War a la Carte:
How the U.S. Invited a War in South Ossetia
Last week, Georgia launched a major military offensive against the rebel province South Ossetia, just hours after President Mikheil Saakashvili had announced a unilateral ceasefire. Close to 1,500 have been killed, Russian officials say. Thirty-thousand refugees, mostly women and children, streamed across the border into the North Ossetian capital, Vladikavkaz, in Russia.
The timing—and subterfuge—suggests the unscrupulous Saakashvili was counting on surprise. “Most decision makers have gone for the holidays,” he said in an interview with CNN. “Brilliant moment to attack a small country.” Apparently he was referring to Russia invading Georgia, despite the fact that it was Georgia which had just launched a full-scale invasion of the “small country” South Ossetia, while Russian Prime Minister Vladimir Putin was in Beijing for the Olympics. Twenty-seven Russian peacekeepers and troops have been killed and 150 wounded so far, many, when their barracks were shelled by Georgian forces at the start of the invasion. Georgian State Minister for Reintegration Temur Yakobashvili rushed to announce that their mini-blitzkreig had destroyed ten Russian combat planes (Russia says two) and that Georgian troops were in full control of the capital Tskhinvali.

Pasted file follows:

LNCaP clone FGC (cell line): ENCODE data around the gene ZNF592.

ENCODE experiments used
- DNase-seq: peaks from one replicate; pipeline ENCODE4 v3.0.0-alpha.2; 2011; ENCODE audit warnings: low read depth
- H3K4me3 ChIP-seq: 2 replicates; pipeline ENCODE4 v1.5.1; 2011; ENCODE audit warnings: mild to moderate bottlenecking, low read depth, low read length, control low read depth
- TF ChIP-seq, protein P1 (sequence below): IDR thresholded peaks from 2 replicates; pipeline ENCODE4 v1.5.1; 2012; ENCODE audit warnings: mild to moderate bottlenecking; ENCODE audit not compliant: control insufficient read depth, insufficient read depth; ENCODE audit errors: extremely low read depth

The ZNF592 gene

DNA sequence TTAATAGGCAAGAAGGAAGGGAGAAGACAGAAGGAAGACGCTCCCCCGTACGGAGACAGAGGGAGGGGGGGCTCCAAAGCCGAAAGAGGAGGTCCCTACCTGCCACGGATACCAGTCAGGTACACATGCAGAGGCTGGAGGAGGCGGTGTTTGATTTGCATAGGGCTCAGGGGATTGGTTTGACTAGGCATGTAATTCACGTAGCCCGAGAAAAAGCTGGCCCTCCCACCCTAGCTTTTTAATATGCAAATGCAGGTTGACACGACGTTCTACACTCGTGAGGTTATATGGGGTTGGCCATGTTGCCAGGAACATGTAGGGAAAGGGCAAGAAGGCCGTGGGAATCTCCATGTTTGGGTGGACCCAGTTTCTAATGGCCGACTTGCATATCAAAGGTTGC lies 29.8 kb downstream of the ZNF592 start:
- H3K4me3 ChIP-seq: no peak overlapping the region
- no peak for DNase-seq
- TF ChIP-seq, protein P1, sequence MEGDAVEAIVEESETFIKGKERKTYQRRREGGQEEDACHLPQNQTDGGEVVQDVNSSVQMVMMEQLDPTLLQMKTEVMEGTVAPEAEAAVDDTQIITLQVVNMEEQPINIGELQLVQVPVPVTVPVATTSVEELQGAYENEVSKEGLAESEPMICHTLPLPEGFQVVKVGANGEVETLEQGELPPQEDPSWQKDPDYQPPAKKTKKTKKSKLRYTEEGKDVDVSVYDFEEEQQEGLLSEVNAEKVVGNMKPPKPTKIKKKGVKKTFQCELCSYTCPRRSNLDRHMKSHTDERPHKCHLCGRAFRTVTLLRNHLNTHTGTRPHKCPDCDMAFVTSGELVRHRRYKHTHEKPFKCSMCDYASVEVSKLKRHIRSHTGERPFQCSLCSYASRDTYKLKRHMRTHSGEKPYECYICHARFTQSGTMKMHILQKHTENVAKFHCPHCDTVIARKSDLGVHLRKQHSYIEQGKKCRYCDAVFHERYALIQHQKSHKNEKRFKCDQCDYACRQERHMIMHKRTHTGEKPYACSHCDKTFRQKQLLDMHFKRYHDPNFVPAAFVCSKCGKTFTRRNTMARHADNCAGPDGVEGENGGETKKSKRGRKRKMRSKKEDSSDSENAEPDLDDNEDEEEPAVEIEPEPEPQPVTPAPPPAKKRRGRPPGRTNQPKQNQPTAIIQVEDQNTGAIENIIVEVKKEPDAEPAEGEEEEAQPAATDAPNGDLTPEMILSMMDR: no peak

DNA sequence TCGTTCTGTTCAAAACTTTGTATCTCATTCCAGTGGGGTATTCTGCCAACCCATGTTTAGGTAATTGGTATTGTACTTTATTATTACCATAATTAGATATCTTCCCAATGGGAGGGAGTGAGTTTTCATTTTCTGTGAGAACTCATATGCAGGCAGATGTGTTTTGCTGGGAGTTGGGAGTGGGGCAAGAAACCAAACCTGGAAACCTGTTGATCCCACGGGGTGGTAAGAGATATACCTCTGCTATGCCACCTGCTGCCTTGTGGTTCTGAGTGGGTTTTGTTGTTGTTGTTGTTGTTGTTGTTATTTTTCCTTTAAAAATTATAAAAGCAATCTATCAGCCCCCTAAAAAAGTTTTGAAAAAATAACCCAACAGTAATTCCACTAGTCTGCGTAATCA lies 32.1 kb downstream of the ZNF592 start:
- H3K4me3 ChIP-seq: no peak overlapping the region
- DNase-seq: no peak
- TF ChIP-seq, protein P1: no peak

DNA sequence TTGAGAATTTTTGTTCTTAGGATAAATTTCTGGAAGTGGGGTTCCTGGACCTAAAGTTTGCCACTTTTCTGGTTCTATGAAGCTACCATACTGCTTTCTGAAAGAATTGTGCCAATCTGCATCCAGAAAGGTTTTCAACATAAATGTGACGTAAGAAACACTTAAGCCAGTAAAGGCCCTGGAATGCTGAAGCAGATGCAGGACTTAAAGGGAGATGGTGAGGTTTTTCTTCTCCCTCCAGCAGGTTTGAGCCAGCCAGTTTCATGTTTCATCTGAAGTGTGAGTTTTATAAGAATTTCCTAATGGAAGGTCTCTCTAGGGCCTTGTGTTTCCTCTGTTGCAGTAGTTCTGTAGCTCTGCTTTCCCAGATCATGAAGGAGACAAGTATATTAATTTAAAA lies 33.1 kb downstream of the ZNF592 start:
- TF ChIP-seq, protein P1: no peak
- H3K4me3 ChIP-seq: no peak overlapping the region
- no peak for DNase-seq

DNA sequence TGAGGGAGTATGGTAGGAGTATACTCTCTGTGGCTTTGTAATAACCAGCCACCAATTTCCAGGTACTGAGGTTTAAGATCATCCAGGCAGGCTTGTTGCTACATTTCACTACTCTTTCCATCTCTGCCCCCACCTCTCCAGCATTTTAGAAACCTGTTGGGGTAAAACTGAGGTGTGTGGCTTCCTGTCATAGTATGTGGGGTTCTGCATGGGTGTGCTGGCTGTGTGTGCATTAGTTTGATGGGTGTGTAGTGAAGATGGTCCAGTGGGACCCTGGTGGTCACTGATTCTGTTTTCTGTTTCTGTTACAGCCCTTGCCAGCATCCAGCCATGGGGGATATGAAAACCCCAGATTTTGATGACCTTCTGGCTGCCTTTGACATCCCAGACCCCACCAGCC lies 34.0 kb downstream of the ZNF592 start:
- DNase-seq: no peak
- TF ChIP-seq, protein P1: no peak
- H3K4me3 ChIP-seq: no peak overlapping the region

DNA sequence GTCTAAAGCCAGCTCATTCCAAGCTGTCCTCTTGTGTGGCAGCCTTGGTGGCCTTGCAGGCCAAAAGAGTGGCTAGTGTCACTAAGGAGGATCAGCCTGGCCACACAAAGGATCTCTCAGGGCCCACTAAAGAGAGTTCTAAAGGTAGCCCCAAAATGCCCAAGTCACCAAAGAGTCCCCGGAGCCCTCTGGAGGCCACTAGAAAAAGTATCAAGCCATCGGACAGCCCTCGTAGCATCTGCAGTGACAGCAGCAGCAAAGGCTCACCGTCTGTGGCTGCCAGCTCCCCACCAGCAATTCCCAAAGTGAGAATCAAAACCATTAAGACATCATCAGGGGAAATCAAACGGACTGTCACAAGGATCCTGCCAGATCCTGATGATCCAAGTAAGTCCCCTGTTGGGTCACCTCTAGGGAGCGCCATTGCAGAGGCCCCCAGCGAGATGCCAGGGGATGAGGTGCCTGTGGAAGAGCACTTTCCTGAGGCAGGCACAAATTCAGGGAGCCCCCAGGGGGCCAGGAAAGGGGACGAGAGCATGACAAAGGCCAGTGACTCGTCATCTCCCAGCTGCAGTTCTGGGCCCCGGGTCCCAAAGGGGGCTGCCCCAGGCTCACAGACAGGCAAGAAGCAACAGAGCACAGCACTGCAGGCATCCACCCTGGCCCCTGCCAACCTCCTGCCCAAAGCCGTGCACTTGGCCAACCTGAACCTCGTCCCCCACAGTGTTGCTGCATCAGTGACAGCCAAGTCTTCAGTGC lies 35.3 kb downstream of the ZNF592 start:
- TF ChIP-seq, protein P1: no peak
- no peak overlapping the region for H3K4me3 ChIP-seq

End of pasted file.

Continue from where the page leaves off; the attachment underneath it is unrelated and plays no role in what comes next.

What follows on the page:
Russia’s Defense Ministry denounced the Georgian attack as a “dirty adventure.” From Beijing, Russian Prime Minister Vladimir Putin said, “It is regrettable that on the day before the opening of the Olympic Games, the Georgian authorities have undertaken aggressive actions in South Ossetia.” He later added, “War has started.” Russian President Dmitry Medvedev vowed that Moscow will protect Russian citizens—most South Ossetians hold Russian passports. The offensive prompted Moscow to send in 150 tanks, to launch air strikes on nearby Gori and military sites, and to order warships to Georgia’s Black Sea coast.
Georgia’s national security council declared a state of war with Russia and a full military mobilization. U.S. military planes are already flying Georgia’s 2,000 troops in Iraq—the third-largest force after the United States and Britain—back to confront the Russians. By Sunday, despite early claims of victory, Georgian troops had retreated from South Ossetia, leaving diplomatic rubble behind which will be very hard to clear. Truth is stranger than fiction in Georgia.